Tesla, like twenty competitors, including Cadillac, has undergone a test by Consumer Reports on their autonomous driving system. And Autopilot doesn’t get first place, but second. It is preceded by Super Cruise, the system of General Motors, installed in particular in the Cadillac CT6. Autopilot suffers, as with Euro NCAP, from a poor score on driver engagement tests.
Autopilot is one of Tesla’s marketing arguments. Some manufacturers even admit that the American brand is two years ahead of their own autonomous driving system. It’s obvious that Autopilot is everywhere in Tesla. It is even able to take control of the entire vehicle, to the point where some drivers indulge in watching a movie on the on-board computer screen. Or even take a nap on the highway, causing (very rarely, luckily) a few accidents.
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At the beginning of October, we relayed in our columns the results of the Euro NCAP test of the Tesla Model 3. It is a test that everyone knows, at least by name, whose mission is to note safety cars. The Model 3 is doing poorly. It obtains the highest marks ever obtained by a car in “maintaining safety and driving assistance”. But it also gets the worst marks in driver engagement.
Autopilot would not be the best autonomous driving system
This week, another study confirms what Euro NCAP is saying. This is Consumer Reports’ annual report on the most common autonomous driving systems. 17 systems were scrutinized: Autopilot from Tesla, Super Cruise from General Motors, Co-Pilot from Ford, Active Driving Assistance Pro from BMW and Driver Assistance from Mercedes-Benz. Find the complete list at the end of the article.
In this great comparison, Autopilot, tested on the Model Y (whose European deliveries will start early next year), is not in pole position. Elon Musk’s brand is indeed in second place, with a total of 57 points out of 100, behind Super Cruise from General Motors, tested here on a Cadillac CT6. He gets 69 points. There is therefore a 12 point difference between the two. And, above all, there are only five points between Tesla the third. Co-Pilot 360 by Ford, tested on the Lincoln Corsair, obtains 52 points.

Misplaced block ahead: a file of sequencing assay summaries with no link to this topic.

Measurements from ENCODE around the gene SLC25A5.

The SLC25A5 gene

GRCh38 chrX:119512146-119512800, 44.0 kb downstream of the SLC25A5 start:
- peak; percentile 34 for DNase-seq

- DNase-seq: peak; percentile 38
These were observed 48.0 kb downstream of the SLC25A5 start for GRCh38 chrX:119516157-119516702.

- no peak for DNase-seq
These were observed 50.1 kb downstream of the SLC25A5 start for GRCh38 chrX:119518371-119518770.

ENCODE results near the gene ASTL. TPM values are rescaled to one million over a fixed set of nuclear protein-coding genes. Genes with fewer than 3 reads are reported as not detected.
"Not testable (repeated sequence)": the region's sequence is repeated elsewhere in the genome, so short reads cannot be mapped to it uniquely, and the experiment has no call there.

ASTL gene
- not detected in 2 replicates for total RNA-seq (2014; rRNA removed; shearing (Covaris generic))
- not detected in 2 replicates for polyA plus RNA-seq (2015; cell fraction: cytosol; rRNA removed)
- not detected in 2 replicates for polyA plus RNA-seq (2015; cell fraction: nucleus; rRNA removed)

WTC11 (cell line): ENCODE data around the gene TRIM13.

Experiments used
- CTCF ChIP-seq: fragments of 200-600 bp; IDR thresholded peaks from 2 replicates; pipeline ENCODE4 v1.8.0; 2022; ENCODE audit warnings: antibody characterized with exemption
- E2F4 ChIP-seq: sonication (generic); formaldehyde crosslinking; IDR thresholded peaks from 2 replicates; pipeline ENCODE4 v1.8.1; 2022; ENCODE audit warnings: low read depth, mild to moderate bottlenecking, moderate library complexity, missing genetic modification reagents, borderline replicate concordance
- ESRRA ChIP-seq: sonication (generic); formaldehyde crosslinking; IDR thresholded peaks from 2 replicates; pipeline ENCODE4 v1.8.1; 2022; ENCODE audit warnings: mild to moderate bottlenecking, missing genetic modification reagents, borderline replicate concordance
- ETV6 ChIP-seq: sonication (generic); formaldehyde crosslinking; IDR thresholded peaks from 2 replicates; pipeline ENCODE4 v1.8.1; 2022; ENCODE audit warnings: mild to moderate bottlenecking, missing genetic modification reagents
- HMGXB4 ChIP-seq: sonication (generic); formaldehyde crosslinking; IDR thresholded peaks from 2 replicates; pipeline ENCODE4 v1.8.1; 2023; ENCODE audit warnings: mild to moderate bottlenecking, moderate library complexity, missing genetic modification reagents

Tesla’s 57 point rating is pretty good, given the overall average (which hovers around 40 points). However, like the Euro NCAP rating, it does not reflect the paradox between Autopilot’s excellence in some areas and mediocrity (let’s not be afraid of words) in others.
The best in performance, the worst in maintaining attention
Let us take a few concrete examples to illustrate this dychotimia. Autopilot obtains the best score in performance and functionality (9 out of 10), as well as ease of use (9 out of 10 also). Conversely, in the difficult exercise of maintaining the driver’s attention, Tesla gets a very low mark: 3 out of 10. Consumer Reports also criticizes Autopilot for the possibility of being activated in the middle of the city, with pedestrians. According to the study, it is too easy to activate Autopilot. He gets a note of 2 out of 10.
Without these two weaknesses, it’s clear that Tesla would be ahead of General Motors in the annual Consumer Reports survey. Even a slight improvement to come back to the market average would be enough to put Autopilot in pole position. Note that Cadillac was already number one in this ranking two years ago, ahead of Tesla. And for the same reasons. So there is a certain continuity.
Tesla is certainly aware of this situation. A hacker recently discovered in the Model 3 source code references to new services for Autopilot to better monitor driver loss of attention. A surveillance which would be done thanks to the camera hidden in the rearview mirror of all the vehicles of the brand. Thanks to such a system, the car would be able to detect driver loss of attention (whatever the reason) and to force the latter to refocus on the road.
This notion of safety is all the more important as Tesla promises the arrival of Fully Autonomous Driving in these vehicles before the end of the year. A beta version was also deployed at the start of the school year.